In 2019, the MCA Chicago implemented a strategic plan to make the institution more financially sustainable, and more welcoming to—and representative of—its community. Madeleine Grynsztejn didn’t let the pandemic interrupt these initiatives; she took it as an opportunity to accelerate them.
When we shut down in March 2020, we pivoted our programming immediately. We reopened in July with an exhibition called “Just Connect,” featuring works drawn from our collection. The pandemic has made us more aware of our desire to connect, and the show was devoted to our dependence on others for a sense of belonging. The MCA is one of the few museums that has a very active performance program, and we introduced hybrid offerings that happen online with somatic components. In many cases, our digital programs draw a larger, more diverse and global audience than equivalent programs held on-site, with many first-time MCA attendees.
Of our new programming initiatives, perhaps the most important is “The Long Dream,” an exhibition that runs through January 17, 2021, and reflects the moment both in its organization and its content. It features more than seventy Chicago-based artists, working in visual arts, performance, and public practice. Covid-19 exposed just how vulnerable our artist community is. Gigs disappeared overnight, and so did opportunities to show and sell work. We conceived “The Long Dream” as a platform to elevate and celebrate Chicago artists, because it’s imperative that we look to artists’ work and listen to their voices in this time of social change. It’s the most multifaceted exhibition in our history, in terms of mediums and artist demographics, and extraordinarily varied in its interpretation. The labels have been written in collaboration with our incredible Teen Creative Agency, and with community leaders and youth groups across the city. All this has happened since March 2020. It usually takes three years to do a 12,000-square-foot show. We did it in five months.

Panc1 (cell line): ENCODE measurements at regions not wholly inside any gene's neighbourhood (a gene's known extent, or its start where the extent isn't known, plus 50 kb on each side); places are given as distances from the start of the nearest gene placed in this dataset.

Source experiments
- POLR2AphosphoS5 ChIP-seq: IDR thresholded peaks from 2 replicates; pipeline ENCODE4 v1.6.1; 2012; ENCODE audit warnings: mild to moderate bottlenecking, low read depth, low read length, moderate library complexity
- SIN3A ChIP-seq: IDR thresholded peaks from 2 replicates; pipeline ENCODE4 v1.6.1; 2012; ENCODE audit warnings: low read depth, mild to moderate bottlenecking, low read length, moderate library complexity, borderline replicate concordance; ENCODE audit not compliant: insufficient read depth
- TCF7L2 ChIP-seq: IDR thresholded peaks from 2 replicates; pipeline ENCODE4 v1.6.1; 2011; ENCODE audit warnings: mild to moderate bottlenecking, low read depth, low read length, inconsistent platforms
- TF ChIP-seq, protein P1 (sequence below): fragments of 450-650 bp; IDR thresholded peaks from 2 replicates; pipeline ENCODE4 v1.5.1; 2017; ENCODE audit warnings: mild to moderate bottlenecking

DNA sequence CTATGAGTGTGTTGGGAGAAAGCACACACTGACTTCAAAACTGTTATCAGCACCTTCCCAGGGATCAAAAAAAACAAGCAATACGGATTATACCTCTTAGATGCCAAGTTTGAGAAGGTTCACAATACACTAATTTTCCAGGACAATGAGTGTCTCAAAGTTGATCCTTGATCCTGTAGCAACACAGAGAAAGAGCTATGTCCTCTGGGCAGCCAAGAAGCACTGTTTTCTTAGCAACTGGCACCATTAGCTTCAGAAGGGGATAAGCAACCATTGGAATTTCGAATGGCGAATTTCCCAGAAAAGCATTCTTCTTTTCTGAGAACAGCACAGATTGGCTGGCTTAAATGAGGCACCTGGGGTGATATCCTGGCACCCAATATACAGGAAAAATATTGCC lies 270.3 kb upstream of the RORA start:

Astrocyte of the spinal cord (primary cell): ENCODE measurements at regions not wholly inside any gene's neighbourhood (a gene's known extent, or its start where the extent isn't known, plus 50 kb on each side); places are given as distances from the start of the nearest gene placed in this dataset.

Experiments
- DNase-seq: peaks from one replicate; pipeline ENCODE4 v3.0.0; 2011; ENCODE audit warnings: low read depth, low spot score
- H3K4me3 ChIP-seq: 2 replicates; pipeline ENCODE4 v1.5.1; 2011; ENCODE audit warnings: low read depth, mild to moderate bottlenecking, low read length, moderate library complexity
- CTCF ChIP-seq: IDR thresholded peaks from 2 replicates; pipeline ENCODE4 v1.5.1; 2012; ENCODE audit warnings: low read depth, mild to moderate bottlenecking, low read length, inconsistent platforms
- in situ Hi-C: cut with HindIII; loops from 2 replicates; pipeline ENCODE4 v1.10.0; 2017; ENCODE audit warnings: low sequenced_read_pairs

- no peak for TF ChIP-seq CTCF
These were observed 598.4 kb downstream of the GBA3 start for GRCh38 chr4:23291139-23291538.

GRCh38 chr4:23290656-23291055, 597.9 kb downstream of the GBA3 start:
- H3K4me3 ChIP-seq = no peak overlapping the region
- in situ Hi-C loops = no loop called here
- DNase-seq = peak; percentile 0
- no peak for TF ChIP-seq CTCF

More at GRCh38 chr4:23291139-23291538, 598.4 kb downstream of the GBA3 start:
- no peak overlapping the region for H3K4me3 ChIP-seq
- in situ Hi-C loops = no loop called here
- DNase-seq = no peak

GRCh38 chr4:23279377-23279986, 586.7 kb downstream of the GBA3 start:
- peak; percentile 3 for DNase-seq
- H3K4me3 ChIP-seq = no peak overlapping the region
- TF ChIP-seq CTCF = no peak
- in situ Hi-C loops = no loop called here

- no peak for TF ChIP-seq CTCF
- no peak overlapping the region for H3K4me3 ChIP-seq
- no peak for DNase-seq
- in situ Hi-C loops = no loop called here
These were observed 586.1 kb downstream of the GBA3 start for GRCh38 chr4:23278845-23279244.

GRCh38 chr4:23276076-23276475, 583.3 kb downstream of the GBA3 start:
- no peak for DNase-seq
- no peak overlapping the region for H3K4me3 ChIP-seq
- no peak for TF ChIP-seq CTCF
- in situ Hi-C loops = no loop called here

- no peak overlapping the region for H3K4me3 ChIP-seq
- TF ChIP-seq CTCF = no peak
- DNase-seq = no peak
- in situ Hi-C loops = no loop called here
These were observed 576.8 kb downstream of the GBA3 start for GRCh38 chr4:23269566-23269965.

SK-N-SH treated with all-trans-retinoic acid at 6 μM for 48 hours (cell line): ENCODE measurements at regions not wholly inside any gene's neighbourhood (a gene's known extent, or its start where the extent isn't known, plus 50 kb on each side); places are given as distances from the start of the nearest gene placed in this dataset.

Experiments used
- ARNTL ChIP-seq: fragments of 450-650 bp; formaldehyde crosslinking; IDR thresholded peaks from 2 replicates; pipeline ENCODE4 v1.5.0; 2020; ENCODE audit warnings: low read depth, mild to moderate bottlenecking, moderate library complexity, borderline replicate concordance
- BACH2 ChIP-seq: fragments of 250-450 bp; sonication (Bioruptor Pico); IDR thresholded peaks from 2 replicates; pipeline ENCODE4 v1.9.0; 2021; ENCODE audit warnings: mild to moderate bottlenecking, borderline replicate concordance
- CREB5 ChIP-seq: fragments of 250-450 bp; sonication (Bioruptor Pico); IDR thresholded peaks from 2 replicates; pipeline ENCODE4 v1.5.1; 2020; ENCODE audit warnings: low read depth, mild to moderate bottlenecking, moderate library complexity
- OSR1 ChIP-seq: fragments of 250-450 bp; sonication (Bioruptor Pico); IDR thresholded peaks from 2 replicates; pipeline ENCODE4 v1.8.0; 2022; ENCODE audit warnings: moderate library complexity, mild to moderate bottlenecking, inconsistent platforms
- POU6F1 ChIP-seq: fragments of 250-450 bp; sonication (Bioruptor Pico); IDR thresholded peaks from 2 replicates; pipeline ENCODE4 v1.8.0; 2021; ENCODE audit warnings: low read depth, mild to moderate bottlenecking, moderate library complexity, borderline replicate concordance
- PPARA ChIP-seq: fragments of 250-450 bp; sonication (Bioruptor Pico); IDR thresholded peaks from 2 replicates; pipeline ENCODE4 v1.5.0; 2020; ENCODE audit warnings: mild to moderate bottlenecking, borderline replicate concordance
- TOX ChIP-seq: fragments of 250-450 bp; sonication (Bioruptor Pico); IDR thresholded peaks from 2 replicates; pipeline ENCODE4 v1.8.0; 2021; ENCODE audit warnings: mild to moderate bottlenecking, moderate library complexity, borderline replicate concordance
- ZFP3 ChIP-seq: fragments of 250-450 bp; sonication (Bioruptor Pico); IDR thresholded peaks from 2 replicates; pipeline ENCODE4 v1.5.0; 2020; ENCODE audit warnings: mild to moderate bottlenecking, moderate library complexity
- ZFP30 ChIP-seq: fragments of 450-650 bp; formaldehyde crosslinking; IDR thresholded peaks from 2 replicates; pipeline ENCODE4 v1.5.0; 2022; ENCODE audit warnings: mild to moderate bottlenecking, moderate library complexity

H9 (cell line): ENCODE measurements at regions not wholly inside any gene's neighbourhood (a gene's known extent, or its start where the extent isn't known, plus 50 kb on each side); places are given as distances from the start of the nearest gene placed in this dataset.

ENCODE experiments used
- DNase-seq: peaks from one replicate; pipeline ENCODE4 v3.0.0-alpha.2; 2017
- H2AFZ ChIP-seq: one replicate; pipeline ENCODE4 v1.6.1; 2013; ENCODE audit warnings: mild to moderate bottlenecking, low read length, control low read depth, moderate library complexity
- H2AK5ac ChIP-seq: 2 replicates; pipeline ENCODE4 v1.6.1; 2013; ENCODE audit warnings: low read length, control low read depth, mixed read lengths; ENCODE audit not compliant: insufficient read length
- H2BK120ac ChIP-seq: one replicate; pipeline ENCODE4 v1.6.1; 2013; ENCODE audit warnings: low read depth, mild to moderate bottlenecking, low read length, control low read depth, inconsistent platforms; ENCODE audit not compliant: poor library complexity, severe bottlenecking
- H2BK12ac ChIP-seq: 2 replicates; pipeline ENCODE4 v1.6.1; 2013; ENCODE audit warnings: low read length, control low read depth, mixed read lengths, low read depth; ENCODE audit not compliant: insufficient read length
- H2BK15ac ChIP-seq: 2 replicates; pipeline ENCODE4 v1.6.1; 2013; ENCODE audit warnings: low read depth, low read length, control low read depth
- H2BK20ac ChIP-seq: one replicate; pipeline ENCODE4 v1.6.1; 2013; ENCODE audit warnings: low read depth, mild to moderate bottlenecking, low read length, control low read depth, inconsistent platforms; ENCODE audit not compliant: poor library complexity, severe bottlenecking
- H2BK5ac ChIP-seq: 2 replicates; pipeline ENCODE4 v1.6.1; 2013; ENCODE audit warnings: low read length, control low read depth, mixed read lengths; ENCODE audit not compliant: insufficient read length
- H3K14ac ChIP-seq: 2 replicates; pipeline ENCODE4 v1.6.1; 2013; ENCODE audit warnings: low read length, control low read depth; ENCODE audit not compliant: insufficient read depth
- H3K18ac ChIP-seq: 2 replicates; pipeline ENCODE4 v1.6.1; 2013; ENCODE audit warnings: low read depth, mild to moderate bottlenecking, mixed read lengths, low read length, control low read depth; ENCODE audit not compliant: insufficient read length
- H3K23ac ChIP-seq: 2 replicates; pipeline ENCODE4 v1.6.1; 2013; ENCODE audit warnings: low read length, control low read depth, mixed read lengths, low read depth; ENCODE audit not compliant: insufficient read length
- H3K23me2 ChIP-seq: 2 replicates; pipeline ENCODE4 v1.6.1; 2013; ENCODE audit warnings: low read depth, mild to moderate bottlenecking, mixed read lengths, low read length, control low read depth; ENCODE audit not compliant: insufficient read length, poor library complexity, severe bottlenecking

“The Long Dream” reflects our commitment to equity throughout our institution, both on our walls and in our staffing practices. It is the result of a shared-leadership curatorial model. The show was curated by a team of people, some of whom do not have the word “curator” in their title. Our external programming has long been lauded for diversity and inclusion. We’ve featured women artists at a level of 50 percent since 2015. But we needed to catch up internally. When most institutions were furloughing their front-facing employees, we went in the opposite direction. We converted visitor services from part-time to full-time with benefits, precisely because we recognized this was a vulnerability that we had to address. We invited visitor services staff to work from home, by contributing to the museum’s accessibility initiatives. Staff members were paid their usual wages to write image descriptions for the website, to make it more accessible to low-vision users. We also sped up the development of our staff’s racial equity and museum accessibility chops by having them participate in anti-racism workshops, so that when we came back on-site, this team was even more culturally sensitized and ready to welcome our very diverse audience. Every museum should be looking at an equity mandate. We’re facing one crisis: a crisis of fairness.